The Ugandan government, for example, has implemented an online budget portal through which stakeholders at the village or commune level can connect with national-level government to report mismanagement or to request services.  This encourages a more intense focus on transparency and accountability to ensure that spending meets community needs. The Tanzanian government has a similar project, a component of the Open Government Partnership (OGP) action plan, which seeks to improve public transparency and hold governments and citizens accountable.  OGP is a global initiative launched in 2011 that required participating governments like Tanzania to publish tax forms, revenues, expenditures, and tax exemptions online to maximize the resources their citizens could access to learn about taxation.
Applied technology that places a particular focus on women and those living in especially rural areas can potentially improve tax compliance by reaching out to those who previously had no ability to pay taxes. While access to SMS, emails, or call-in lines is available for some of these underserved populations, it is crucial that the person fielding these requests—a government official—is able to promptly reply and provide accurate and understandable information. This could mean that further technical training and capacity programs are necessary to ensure that these new technologies actually benefit citizens. The United Nations Institute for Training and Research (UNITAR) has created training programs on IT application that target young professionals and government employees in developing countries.  Programs that focus on both building human capacity and creating new technological resources for governments can improve the efficacy of technology-dependent tax reforms. It is, however, critical that technology is not the only avenue through which the government is more accessible and provides an inroad into involvement in various tax processes and government choices—enabling active citizenship through town halls, local leadership, and other civil society mechanisms are equally valuable tools.
Transparency and accountability among donors is also important. The international community must create a different style of partnership in the macroeconomic space, featuring a collaborative institutional design and buy-in. Historically, and particularly with USAID programs, the focus has been on accountability to donors, but this could be misguided or outdated. An important consideration for countries like Rwanda and Indonesia is their changing ambitions; they no longer expect or want traditional ODA, but increasingly are instead interested in open dialogue and capacity-building programs, preferring to be seen as partners rather than recipients. Focusing on supporting improvements to the capacity of government to raise revenue and then spend these resources in a responsible manner fits within this evolving aid paradigm.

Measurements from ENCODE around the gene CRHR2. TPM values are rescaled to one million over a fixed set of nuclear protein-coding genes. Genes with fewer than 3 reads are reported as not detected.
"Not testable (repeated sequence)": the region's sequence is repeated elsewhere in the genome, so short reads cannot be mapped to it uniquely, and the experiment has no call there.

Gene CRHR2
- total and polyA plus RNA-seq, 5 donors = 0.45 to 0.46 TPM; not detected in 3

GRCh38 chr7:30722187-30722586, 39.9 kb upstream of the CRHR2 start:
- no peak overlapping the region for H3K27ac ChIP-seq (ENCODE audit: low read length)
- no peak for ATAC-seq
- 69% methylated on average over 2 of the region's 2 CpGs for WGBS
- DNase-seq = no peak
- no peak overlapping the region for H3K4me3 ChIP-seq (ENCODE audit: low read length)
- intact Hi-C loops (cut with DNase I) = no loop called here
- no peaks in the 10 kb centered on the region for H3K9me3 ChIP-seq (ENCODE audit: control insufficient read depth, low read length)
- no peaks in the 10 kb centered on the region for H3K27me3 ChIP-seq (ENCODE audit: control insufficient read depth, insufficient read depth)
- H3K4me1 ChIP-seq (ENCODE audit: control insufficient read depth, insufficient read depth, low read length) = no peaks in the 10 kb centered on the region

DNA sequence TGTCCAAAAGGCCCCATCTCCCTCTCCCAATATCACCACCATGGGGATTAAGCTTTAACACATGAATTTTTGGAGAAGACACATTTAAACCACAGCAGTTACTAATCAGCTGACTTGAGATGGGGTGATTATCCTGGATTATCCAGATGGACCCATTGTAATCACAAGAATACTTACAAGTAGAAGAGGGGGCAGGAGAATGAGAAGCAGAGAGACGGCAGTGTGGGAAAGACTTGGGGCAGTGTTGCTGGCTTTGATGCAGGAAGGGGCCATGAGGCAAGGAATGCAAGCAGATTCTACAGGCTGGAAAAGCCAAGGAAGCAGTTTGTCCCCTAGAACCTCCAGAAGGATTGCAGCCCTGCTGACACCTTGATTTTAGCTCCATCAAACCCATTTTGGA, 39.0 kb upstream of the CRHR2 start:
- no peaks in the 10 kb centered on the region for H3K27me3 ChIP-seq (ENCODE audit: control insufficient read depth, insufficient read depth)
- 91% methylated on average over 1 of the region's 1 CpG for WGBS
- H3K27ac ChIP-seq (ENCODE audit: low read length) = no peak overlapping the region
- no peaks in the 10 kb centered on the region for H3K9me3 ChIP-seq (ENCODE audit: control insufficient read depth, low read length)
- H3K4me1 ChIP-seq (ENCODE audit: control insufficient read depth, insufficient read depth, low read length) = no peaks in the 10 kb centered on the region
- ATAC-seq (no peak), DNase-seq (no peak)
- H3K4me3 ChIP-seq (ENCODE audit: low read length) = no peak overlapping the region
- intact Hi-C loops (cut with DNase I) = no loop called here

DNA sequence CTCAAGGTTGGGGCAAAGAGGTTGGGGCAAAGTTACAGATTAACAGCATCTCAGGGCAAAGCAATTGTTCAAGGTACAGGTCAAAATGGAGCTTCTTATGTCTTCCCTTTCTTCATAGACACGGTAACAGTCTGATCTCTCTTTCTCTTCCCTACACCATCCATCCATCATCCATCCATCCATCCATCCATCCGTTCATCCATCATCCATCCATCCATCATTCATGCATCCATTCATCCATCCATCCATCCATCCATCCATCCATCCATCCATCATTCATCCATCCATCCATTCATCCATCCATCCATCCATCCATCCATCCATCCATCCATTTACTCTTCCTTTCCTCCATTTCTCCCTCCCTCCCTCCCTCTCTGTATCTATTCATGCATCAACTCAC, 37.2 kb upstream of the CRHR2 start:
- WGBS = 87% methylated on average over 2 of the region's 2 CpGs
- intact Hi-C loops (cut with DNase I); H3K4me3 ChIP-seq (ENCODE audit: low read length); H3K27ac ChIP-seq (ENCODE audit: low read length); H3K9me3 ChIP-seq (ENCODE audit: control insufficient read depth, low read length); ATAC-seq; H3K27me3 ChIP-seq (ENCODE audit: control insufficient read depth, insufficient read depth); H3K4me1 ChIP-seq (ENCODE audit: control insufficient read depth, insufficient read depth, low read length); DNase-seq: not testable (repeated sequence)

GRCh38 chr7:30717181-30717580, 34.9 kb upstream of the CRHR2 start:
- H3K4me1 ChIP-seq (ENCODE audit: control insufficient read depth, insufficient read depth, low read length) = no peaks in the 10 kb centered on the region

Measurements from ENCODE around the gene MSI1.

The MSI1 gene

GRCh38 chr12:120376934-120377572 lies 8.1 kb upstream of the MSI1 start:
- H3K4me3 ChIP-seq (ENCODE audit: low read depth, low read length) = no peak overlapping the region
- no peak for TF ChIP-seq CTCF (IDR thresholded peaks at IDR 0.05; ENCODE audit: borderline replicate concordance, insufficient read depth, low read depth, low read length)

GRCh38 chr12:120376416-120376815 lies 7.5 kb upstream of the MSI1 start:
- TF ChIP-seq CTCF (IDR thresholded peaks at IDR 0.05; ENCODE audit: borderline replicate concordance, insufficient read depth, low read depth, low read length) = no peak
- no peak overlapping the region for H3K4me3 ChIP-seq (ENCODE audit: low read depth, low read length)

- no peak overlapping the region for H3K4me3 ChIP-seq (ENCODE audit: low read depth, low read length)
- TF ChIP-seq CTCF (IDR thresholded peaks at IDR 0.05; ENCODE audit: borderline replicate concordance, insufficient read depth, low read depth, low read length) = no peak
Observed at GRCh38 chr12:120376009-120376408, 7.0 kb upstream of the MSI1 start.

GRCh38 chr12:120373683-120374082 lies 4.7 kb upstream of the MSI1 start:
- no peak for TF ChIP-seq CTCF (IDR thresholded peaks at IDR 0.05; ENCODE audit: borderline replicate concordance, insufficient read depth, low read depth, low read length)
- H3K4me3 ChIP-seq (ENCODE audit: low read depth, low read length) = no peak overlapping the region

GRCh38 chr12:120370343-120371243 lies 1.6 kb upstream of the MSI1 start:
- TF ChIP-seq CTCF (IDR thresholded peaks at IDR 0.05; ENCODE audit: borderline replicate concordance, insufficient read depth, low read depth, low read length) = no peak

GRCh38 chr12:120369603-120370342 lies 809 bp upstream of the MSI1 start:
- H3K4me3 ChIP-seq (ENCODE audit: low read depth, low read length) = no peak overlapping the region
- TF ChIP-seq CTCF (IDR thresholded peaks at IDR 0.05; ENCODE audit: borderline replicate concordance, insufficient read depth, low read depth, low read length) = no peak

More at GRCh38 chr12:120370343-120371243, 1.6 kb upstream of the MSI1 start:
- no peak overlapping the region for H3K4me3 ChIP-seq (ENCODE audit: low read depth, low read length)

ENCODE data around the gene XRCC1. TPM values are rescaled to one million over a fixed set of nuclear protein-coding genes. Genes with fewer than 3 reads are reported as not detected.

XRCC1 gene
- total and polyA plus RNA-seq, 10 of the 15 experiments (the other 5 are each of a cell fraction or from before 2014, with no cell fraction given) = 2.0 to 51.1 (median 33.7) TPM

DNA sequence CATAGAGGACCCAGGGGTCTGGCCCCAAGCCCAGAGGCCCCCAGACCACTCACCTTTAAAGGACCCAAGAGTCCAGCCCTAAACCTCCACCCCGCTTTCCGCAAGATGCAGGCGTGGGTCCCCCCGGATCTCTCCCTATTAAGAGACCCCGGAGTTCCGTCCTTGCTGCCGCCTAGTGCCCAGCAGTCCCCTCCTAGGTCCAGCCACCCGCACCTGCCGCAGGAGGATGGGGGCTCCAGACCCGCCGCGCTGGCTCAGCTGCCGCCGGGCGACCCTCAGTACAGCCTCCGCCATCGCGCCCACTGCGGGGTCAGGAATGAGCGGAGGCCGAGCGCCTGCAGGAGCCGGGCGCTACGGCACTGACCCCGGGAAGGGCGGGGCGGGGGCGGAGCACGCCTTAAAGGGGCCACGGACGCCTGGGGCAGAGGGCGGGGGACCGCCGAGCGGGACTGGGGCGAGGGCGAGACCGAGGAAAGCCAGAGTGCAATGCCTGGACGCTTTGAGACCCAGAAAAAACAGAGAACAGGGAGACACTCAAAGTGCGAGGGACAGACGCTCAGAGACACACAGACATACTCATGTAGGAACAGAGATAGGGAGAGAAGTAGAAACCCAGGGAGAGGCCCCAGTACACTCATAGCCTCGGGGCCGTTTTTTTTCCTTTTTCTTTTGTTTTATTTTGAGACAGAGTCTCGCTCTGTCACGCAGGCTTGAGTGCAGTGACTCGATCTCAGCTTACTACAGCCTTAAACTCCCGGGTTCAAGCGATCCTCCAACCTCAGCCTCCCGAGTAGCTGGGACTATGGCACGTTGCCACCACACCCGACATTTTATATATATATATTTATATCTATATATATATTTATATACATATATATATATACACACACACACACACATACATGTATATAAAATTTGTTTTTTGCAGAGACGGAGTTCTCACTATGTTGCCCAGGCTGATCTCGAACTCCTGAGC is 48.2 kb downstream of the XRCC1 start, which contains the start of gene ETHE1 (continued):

Developing countries broadly have been the beneficiaries of 20 years of strong economic growth, which has generated new revenue for the state and lifted many out of poverty. In the last few years, however, growth has slowed as commodity prices have fallen and the broader global economy has continued to struggle. Sound public financial management is at the heart of the creation of a strong functioning government and will ensure that gains made through improved DRM are directed toward achieving development outcomes. Raising greater government revenue simply for the sake of more money is not sufficient: ensuring that this money is directed toward the delivery of public goods. By doing this in a transparent and accountable manner, the social compact between citizens and the state will be strengthened. But this will require tremendous political will on the part of developing countries, which will need to tackle the existing barriers to greater reform.
By investing in PFM, donors will help to ensure that the country ownership agenda will continue to be supported. No one doubts that the basic concept of country ownership is critical to successful development interventions; no one doubts that donors should do their utmost to align their projects with the development strategy of recipient countries. But the use of country systems will remain problematic so long as those systems are weak even as this remains a focus for development effectiveness. And, although some argue that simply using these systems will strengthen them, the evidence for this remains inconclusive. This support for use of country systems gives further impetus to improving PFM systems as part of the broader DRM conversation and it may offer an opening for a greater dialogue between donors and recipients over the need for reform.
This report is produced by the Center for Strategic and International Studies (CSIS), a private, tax-exempt institution focusing on international public policy issues. Its research is nonpartisan and nonproprietary. CSIS does not take specific policy positions. Accordingly, all views, positions, and conclusions expressed in this publication should be understood to be solely those of the author(s).
© 2016 by the Center for Strategic and International Studies. All rights reserved.